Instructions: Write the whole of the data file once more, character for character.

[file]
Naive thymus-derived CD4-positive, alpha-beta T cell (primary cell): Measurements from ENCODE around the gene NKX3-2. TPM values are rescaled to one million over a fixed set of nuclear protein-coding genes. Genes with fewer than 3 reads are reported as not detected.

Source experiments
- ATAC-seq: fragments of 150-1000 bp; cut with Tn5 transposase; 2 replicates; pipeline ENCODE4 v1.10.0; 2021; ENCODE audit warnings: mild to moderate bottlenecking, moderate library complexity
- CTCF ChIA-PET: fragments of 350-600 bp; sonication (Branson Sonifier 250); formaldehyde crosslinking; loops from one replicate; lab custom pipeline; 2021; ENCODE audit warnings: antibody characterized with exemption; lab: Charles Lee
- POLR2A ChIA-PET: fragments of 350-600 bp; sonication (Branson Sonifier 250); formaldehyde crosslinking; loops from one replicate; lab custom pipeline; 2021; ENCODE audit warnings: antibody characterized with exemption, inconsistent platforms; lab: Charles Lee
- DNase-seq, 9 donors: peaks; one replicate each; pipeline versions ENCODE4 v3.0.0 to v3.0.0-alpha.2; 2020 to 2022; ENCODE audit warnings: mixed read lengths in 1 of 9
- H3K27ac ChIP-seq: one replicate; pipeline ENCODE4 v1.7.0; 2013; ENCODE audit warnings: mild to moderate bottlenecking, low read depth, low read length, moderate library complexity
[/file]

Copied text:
Naive thymus-derived CD4-positive, alpha-beta T cell (primary cell): Measurements from ENCODE around the gene NKX3-2. TPM values are rescaled to one million over a fixed set of nuclear protein-coding genes. Genes with fewer than 3 reads are reported as not detected.

Source experiments
- ATAC-seq: fragments of 150-1000 bp; cut with Tn5 transposase; 2 replicates; pipeline ENCODE4 v1.10.0; 2021; ENCODE audit warnings: mild to moderate bottlenecking, moderate library complexity
- CTCF ChIA-PET: fragments of 350-600 bp; sonication (Branson Sonifier 250); formaldehyde crosslinking; loops from one replicate; lab custom pipeline; 2021; ENCODE audit warnings: antibody characterized with exemption; lab: Charles Lee
- POLR2A ChIA-PET: fragments of 350-600 bp; sonication (Branson Sonifier 250); formaldehyde crosslinking; loops from one replicate; lab custom pipeline; 2021; ENCODE audit warnings: antibody characterized with exemption, inconsistent platforms; lab: Charles Lee
- DNase-seq, 9 donors: peaks; one replicate each; pipeline versions ENCODE4 v3.0.0 to v3.0.0-alpha.2; 2020 to 2022; ENCODE audit warnings: mixed read lengths in 1 of 9
- H3K27ac ChIP-seq: one replicate; pipeline ENCODE4 v1.7.0; 2013; ENCODE audit warnings: mild to moderate bottlenecking, low read depth, low read length, moderate library complexity